So, which candidate to choose? The one with good ideas who can outmaneuver the opposition, rather than the one with better ideas who will be stymied at every turn.

Another factor of relevance is this: former legislators have experience with writing laws, which is good. And, in an era when we should dial back the Imperial Presidency, having the legislature performing legislative control over what the executive can do, and having an executive with some sympathy for that, is a good thing

Moving a current legislator into the executive comes with a cost, though. Congress is narrowly divided, and incumbents know the job better than new-comers (and are more likely to hold the seat, in a squinty-eyed partisan view of things).

So, what candidate to choose? It’s not a great thing to lose a current legislator, all things being equal. All things are never equal, of course, so probably “on balance” is a better way of looking at it.

So… look for a series of posts looking at the various Democratic presidential primary candidates. I’ll probably wait until, like, January of next year before making an actual selection, though.

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Blue Feather. Mobile by master of balance Alexander Calder https://fadmagazine.com/2013/04/14/preview-alexander-calder-after-the-war-at-pace-london/

Obviously, in November of next year, it’ll be “not-Trump.” Because that fascistic power-lusting fellow, and–possibly worse–his hangers-on, should be nowhere near the levers of power.

 

Just the Facts

With a little bit of opinion…

Today, I was sitting in a lobby. Waiting my turn, all cool, like, we’re each going to get our turn at the thing. So we’re each waiting our turn, and it’s going very … calmly.

Then a lady, maybe 70 years old or so, sitting at the other end of the lobby from me pulls out her phone, and, being a modern cell phone, we can all hear the ringing as it waits to connect to wherever she’s calling. Then the robovoice, which we can also all hear, identifies the name of the place where we all are. But we’re at a place with several branches, so whatever. We’re all going to get our turn. Then things go silent, but we’re all sort of watching her pushing icons on her phone. Not the office staff. They’re solving technology problems which appear to be contributing to the fact that we’re all calmly waiting our turns, rather than already being on our way. They’re pretty calm, too. I’m impressed by that.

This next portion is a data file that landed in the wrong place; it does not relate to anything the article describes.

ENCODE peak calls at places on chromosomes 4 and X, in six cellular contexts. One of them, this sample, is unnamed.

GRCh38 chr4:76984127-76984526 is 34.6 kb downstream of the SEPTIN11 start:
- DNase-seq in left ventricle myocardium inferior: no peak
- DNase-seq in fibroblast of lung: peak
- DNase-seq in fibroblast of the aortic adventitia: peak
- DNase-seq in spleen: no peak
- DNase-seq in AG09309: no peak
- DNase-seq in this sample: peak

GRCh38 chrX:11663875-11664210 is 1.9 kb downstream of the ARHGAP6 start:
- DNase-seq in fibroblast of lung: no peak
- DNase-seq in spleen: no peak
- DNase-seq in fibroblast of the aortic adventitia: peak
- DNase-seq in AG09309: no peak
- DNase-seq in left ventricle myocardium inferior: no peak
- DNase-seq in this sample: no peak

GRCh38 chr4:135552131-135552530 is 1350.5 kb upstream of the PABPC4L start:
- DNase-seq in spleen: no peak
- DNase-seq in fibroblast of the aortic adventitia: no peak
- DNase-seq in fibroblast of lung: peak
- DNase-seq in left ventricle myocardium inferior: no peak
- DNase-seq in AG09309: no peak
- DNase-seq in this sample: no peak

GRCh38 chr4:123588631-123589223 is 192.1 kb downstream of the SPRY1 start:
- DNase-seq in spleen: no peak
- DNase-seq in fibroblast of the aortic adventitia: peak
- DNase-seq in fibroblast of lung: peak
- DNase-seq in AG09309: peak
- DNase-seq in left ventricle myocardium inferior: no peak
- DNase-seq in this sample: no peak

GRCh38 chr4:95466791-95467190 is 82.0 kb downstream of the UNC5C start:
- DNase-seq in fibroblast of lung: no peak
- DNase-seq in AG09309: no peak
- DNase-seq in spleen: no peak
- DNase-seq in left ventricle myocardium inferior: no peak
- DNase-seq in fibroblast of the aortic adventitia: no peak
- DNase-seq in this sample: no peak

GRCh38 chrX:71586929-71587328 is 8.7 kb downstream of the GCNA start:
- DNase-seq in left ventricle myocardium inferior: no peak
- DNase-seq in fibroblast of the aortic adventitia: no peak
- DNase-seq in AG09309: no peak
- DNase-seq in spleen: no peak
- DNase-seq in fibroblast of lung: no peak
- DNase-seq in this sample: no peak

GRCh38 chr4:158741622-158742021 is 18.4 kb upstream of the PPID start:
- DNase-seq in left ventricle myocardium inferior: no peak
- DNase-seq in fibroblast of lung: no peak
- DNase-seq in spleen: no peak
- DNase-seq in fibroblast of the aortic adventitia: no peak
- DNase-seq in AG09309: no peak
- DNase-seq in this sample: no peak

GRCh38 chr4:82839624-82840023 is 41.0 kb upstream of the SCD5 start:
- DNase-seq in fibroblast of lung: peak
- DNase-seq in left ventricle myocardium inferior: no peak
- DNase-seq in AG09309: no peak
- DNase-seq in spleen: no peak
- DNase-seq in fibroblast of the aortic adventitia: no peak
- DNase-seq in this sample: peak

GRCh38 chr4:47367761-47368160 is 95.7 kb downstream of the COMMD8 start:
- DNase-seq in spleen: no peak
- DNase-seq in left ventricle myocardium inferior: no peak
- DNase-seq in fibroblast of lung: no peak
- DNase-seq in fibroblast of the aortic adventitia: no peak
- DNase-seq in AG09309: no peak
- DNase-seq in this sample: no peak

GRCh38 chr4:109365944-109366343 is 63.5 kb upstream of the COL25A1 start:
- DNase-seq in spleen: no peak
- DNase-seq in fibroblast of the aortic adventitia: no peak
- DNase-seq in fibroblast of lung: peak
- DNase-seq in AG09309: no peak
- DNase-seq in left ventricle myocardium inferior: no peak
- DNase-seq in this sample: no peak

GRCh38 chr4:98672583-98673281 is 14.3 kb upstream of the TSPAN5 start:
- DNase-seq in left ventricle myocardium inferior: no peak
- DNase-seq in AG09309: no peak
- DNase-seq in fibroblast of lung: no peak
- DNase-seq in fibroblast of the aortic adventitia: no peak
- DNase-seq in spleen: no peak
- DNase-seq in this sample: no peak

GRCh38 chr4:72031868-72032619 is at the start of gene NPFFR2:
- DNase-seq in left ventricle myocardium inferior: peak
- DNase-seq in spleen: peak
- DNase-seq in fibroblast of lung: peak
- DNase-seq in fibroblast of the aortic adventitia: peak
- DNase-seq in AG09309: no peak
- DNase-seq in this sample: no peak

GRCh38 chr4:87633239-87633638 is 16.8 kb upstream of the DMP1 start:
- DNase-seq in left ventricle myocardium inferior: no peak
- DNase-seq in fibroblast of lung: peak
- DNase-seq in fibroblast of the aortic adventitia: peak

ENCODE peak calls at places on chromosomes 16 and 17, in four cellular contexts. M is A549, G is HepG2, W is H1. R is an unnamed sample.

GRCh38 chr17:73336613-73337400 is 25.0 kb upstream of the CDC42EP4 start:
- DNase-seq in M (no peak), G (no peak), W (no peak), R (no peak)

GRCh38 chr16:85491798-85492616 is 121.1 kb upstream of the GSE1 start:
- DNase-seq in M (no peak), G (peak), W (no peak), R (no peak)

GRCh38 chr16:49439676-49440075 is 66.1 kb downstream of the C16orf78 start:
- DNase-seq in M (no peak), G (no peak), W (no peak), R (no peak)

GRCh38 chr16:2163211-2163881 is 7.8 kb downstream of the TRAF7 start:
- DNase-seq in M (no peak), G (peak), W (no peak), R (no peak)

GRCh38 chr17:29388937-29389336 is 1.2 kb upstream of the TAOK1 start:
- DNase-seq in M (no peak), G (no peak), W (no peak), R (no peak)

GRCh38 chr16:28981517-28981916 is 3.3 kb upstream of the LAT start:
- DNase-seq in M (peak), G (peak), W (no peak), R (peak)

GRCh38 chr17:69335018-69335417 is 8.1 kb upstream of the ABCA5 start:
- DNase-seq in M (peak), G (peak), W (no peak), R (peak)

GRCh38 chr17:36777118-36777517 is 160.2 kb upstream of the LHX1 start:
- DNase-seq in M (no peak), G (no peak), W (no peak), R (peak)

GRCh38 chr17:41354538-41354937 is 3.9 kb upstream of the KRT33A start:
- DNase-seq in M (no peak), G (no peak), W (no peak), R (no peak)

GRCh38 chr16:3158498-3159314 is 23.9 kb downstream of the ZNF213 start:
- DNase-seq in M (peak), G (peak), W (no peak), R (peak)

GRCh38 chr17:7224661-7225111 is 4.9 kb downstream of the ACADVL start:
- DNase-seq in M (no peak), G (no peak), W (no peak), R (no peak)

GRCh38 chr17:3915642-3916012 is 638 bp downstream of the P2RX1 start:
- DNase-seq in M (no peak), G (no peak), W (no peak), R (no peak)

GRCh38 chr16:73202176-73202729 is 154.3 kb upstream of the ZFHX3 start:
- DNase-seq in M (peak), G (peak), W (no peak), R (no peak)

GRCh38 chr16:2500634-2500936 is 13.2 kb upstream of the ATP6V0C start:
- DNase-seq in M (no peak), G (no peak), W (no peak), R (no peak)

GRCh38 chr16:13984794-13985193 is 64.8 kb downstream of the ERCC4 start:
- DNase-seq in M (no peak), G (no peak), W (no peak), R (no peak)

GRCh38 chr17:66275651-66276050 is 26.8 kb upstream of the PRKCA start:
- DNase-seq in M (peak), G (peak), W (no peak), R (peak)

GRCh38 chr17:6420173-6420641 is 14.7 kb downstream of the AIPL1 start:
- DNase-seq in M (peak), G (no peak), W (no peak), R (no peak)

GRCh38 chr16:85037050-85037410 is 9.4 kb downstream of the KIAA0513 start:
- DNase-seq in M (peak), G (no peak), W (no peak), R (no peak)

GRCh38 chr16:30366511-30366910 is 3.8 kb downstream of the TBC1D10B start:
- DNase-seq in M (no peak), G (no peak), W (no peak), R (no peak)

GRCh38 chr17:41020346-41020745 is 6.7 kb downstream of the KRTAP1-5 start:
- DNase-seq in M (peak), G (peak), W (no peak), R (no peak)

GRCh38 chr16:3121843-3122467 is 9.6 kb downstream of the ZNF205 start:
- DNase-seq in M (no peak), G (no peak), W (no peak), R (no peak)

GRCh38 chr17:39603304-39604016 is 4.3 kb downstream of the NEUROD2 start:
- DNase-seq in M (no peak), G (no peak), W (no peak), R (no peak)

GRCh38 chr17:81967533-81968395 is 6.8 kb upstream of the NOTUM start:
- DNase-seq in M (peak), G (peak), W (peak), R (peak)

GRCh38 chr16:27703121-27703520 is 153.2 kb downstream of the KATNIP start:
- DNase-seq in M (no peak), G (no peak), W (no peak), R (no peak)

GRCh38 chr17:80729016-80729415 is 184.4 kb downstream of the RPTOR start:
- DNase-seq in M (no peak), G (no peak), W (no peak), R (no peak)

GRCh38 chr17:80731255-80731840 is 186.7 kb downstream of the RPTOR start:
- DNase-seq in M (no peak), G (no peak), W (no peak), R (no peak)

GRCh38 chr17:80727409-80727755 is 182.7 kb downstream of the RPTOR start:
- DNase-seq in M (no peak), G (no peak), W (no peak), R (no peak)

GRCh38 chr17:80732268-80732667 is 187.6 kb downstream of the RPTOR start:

Then the woman at the far end of the lobby hangs up.

We’re all sitting there, waiting our turn. Then we hear beeping from the office, a different beeping than previously heard. Paper shlides out of a machine, and an office person grabs it.

Silence. Calm waiting. Calm problem solving.

The woman at the far end of the waiting room calls out, “did you get my fax?”

The office workers call back, “yes, thank you!”

The problems got resolved. We all got our turn, and everyone was calm.

And an elderly woman used her up to the minute cell phone to fax her paperwork to the office about twelve feet away from where she was sitting.

Alpha and Omega: Harry Turtledove

9781980039334_400I just finished listening to the audio book edition of Alpha and Omega by Harry Turtledove. A tight, unrelenting book, masterfully handling multiple points of view. Turtledove eases you into the world of the book. This is a thriller set in Jerusalem, all right. Then, with a couple of explosive events–one literal, one archealogical–he begins bending the character’s reality, while keeping the reader believably grounded in early 21st Century realities. Turtledove succeeds in his story by fully committing to the miraculous nature of the events of the narrative, and by fully committing to the humanity of all the characters–be they secular journalists, the mashiach, Christian televangelist, or Muslim leader, among many others.

The audiobook reader, George Guidall, keeps things moving, alternating smoothly between the many POV characters, men and women, old and young, and a variety of accents while never being show-offy.

Order the audiobook or print edition from The Bookman.